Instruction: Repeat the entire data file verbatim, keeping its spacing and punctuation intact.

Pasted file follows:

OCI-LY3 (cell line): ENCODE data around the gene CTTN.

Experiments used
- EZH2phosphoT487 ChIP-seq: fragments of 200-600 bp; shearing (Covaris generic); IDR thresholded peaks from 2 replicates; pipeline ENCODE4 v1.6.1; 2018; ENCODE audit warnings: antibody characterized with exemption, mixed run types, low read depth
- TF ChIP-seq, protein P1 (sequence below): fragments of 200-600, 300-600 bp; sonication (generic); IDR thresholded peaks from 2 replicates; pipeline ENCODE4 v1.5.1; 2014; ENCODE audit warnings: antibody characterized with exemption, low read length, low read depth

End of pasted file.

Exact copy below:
OCI-LY3 (cell line): ENCODE data around the gene CTTN.

Experiments used
- EZH2phosphoT487 ChIP-seq: fragments of 200-600 bp; shearing (Covaris generic); IDR thresholded peaks from 2 replicates; pipeline ENCODE4 v1.6.1; 2018; ENCODE audit warnings: antibody characterized with exemption, mixed run types, low read depth
- TF ChIP-seq, protein P1 (sequence below): fragments of 200-600, 300-600 bp; sonication (generic); IDR thresholded peaks from 2 replicates; pipeline ENCODE4 v1.5.1; 2014; ENCODE audit warnings: antibody characterized with exemption, low read length, low read depth